I once had a daughter. She died when she was very young. She had been sick
from the moment she was born and never got better. She never learned to walk,
never made a sound, never blew out the candles on a birthday cake. The only
home she ever knew were the sterile walls of an ICU.
She was very tiny and she fought very hard. The last seventy-two hours of her life were agonizing, and
when she died it was without the benefit of a warm, loving human touch lingering
on her skin. Her mother, exhausted and sedated, was asleep on a couch in the
hospital's lounge; I'd not eaten for almost a day-and-a-half and so
had gone to the vending machines one floor below to get some coffee and a sandwich.
The entire trip took four minutes. The coffee was lukewarm and weak, the sandwich
stale and tasteless, and by the time I came back to the ICU, my daughter was
dead and gone.
Her death was not a surprise, her mother and I had known for a while that it
was (as the tired cliché goes) "only a matter of time."
Not a surprise, but still the ice-pick in my throat.
I remember seeing the curtain pulled around her incubator.
I remember the beeps, whirrs, and susurrations made by the various machines hooked up to the other patients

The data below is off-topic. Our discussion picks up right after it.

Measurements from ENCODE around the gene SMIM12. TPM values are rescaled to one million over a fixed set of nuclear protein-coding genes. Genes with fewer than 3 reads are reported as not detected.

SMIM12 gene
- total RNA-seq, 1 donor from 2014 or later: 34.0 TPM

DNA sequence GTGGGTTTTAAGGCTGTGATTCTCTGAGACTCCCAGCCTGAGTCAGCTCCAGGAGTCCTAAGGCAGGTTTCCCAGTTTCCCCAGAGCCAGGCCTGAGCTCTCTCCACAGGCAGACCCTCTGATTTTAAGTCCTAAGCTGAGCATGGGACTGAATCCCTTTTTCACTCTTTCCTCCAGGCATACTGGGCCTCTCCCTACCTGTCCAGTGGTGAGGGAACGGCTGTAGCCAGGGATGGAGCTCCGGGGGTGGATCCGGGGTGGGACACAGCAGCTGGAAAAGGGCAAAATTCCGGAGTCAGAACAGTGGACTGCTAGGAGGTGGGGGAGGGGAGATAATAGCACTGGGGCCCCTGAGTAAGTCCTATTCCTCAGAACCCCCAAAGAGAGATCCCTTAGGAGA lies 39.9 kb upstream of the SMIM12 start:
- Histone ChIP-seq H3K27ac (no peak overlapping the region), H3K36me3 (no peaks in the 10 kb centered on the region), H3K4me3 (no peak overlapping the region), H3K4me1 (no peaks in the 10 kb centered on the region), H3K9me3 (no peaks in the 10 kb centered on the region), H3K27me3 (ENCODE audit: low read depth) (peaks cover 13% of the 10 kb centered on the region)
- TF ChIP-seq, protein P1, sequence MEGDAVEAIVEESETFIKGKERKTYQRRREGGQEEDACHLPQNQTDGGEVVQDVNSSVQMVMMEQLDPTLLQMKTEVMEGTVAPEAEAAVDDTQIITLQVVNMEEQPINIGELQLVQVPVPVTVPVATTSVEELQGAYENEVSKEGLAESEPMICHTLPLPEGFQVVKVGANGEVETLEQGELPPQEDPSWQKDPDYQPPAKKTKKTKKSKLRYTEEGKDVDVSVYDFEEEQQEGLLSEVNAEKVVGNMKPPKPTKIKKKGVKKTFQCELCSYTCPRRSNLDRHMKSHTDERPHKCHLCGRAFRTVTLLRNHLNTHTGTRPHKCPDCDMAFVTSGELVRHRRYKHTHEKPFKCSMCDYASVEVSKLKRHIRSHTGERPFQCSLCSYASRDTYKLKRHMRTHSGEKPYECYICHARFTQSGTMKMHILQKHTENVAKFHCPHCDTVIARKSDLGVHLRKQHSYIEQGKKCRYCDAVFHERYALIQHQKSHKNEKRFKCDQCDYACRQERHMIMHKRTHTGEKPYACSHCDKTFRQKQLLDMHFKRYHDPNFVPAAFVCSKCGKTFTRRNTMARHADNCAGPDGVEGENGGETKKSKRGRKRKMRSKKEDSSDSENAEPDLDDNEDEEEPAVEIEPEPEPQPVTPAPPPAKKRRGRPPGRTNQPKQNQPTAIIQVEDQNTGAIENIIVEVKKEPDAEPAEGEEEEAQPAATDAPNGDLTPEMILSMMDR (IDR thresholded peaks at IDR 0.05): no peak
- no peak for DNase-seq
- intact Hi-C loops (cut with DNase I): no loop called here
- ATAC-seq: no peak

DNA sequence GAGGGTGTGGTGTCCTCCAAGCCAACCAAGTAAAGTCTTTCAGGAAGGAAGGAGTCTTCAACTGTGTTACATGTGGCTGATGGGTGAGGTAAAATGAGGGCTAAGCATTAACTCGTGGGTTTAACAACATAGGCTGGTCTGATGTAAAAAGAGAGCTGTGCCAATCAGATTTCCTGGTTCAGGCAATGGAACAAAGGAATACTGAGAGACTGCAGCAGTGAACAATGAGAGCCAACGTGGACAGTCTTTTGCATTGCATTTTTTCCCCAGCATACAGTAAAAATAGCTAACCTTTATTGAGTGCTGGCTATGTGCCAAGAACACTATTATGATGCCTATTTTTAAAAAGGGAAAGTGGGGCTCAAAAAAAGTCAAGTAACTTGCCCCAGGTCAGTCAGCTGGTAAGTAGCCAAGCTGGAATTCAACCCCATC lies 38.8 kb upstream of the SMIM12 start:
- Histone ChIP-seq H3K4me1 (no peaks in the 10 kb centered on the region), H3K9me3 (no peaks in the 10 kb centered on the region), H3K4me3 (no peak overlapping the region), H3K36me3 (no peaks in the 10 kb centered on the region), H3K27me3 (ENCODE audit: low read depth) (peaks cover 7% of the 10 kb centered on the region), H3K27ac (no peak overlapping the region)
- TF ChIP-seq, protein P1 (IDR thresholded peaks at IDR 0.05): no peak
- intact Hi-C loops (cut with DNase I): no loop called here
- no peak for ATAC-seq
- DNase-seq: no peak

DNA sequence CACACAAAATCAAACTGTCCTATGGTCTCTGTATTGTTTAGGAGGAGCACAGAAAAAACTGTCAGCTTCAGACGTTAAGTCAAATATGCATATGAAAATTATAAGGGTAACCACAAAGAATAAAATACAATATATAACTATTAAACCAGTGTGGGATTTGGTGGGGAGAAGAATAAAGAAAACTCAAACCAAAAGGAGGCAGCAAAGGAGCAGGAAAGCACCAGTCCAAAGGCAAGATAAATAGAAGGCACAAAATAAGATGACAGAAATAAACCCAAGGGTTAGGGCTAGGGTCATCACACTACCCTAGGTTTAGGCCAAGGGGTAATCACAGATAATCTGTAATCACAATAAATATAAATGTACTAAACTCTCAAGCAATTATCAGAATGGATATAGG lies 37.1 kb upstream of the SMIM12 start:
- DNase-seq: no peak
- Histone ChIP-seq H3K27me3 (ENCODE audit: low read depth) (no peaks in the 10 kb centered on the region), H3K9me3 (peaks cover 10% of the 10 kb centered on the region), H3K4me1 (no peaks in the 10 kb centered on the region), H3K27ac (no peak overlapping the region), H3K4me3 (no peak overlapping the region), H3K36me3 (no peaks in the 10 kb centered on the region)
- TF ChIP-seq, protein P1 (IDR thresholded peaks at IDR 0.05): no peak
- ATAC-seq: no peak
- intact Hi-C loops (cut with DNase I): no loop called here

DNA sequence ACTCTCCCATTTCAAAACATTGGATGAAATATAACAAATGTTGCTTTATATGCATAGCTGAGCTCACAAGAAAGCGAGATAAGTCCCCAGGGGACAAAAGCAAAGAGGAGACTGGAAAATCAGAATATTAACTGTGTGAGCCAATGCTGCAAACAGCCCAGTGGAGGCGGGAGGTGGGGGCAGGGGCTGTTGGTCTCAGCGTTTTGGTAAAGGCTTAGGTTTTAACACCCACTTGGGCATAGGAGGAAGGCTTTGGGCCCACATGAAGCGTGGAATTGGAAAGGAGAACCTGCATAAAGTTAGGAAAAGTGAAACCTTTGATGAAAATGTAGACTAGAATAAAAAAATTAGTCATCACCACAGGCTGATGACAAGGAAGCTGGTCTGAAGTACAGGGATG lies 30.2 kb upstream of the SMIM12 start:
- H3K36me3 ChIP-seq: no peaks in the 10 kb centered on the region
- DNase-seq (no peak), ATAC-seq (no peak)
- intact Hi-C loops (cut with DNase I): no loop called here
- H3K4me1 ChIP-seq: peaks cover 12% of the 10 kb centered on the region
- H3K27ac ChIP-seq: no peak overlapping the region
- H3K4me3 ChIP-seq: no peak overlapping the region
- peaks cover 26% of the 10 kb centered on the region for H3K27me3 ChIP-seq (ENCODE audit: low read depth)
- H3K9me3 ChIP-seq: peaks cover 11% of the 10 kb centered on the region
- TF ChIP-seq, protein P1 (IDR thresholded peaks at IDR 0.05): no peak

in the unit.
I remember wanting to cry but being unable to.
Then it was shuffling, being taken aside, muffled words from weary nurses,
uncomfortable-looking orderlies, a gurney with a squeaking front left wheel,
and the last sight of my daughter: bumps and curves and patches of pale flesh
inside a translucent plastic bag, rolling away, away.
Her mother and I were both young and foolish and not nearly strong enough to
handle this. Our relationship crawled along for a few more months, a joyless
thing, back-broken and spirit-dead, before ending in infidelity, accusations
It's been about twenty years since she died. I have since seen my writing
career at last get on its feet, and finally gottenalbeit sporadicallythe
upper hand in the battle with my recurring bouts of severe depression.
Still, there are timesperiodic though they may be, usually very late
at night or first thing in the morningwhen it all comes back, diminished
not one whit by the passage of years, and I crumple. Simply crumple.
Don't believe what the pop-psychologists or self-help books or daytime
talk-show hosts tell you about it: You never fully recover from the death
of a child. The grief eventually works its way into the shadows, back there
someplace, a whisper, an echo, a tendril of smoke perpetually curling in the
air over a just-emptied ashtray...but it never completely goes away.